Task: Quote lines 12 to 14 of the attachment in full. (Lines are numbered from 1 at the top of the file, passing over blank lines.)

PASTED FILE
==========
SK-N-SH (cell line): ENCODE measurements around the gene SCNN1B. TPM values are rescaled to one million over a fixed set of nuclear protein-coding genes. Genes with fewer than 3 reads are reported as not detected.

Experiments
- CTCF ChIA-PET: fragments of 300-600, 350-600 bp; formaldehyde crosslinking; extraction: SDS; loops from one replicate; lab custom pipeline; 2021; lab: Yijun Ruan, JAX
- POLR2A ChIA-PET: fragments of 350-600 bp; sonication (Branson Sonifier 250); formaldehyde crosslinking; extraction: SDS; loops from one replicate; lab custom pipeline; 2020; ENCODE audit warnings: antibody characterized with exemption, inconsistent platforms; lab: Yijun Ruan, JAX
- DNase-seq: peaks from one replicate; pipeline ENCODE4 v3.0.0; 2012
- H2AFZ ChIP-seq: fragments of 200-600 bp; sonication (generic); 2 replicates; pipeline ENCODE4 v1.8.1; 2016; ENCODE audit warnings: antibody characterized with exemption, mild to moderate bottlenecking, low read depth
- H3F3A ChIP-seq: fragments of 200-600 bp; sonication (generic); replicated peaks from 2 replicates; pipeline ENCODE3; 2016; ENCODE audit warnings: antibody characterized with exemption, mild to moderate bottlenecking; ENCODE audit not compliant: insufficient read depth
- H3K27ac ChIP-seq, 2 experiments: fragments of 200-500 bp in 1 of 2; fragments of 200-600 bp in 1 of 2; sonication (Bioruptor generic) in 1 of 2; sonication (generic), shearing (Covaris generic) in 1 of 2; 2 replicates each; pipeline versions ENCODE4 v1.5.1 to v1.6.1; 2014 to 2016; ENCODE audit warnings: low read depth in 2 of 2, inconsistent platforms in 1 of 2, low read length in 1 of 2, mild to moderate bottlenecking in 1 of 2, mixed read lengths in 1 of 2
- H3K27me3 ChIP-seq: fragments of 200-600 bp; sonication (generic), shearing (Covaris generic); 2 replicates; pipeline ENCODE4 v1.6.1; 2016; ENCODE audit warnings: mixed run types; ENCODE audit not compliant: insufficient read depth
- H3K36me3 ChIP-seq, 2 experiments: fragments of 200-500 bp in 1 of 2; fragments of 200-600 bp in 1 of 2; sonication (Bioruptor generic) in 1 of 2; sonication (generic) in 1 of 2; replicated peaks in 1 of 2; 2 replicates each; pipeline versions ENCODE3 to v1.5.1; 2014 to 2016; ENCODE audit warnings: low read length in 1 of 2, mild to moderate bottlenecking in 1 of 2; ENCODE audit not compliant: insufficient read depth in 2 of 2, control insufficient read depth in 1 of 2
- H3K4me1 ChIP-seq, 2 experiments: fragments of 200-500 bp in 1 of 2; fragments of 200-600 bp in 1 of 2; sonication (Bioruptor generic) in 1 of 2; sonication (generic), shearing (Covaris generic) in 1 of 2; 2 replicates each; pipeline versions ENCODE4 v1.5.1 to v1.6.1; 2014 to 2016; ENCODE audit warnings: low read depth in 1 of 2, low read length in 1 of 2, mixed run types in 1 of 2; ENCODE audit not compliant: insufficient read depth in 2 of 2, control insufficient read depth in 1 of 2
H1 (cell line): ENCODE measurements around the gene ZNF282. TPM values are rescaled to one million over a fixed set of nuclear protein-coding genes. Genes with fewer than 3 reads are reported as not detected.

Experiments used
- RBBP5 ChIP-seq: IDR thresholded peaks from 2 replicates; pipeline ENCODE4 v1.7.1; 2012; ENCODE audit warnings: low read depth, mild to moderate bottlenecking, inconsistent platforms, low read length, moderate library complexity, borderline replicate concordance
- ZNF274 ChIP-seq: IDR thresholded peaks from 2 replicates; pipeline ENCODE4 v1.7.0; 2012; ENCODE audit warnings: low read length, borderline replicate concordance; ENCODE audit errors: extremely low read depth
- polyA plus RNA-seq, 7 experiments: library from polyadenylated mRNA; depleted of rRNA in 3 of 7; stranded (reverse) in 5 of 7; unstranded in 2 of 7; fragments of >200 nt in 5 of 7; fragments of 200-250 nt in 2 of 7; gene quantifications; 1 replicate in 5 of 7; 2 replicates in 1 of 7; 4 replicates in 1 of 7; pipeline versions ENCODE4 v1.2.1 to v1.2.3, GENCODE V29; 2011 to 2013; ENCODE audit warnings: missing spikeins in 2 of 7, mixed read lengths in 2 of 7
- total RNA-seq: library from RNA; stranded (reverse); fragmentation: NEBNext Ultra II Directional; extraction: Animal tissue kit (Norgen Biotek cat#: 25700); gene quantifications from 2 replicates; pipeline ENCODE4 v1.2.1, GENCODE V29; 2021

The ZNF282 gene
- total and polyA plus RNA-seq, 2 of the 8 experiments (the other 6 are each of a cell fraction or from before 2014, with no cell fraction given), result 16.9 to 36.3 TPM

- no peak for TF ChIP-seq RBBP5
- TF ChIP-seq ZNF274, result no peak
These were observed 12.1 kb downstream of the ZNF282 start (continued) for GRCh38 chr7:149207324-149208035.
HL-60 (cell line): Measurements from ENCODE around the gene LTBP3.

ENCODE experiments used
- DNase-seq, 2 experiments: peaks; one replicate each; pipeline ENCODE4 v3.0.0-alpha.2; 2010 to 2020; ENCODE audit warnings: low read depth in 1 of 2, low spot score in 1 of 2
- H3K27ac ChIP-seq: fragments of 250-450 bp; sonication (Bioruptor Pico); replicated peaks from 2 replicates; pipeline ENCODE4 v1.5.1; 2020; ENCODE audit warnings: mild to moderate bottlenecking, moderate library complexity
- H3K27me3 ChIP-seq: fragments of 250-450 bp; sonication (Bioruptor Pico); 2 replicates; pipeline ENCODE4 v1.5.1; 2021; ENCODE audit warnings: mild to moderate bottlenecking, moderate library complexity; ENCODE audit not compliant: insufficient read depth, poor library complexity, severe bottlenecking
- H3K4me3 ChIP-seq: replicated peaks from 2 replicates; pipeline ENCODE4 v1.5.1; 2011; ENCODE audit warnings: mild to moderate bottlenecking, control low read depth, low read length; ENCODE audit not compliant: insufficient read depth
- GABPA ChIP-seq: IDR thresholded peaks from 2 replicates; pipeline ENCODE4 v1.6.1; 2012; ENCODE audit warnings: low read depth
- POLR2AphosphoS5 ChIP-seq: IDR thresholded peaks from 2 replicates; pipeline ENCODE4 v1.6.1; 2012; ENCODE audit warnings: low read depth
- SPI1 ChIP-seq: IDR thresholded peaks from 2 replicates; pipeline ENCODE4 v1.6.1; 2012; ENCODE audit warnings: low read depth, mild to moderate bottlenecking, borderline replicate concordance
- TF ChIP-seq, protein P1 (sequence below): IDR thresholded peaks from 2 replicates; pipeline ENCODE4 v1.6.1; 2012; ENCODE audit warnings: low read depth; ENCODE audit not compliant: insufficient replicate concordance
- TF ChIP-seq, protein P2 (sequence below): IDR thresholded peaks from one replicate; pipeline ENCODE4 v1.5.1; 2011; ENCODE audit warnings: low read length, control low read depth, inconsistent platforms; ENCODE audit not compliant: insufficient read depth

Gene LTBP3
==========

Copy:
H1 (cell line): ENCODE measurements around the gene ZNF282. TPM values are rescaled to one million over a fixed set of nuclear protein-coding genes. Genes with fewer than 3 reads are reported as not detected.

Experiments used
- RBBP5 ChIP-seq: IDR thresholded peaks from 2 replicates; pipeline ENCODE4 v1.7.1; 2012; ENCODE audit warnings: low read depth, mild to moderate bottlenecking, inconsistent platforms, low read length, moderate library complexity, borderline replicate concordance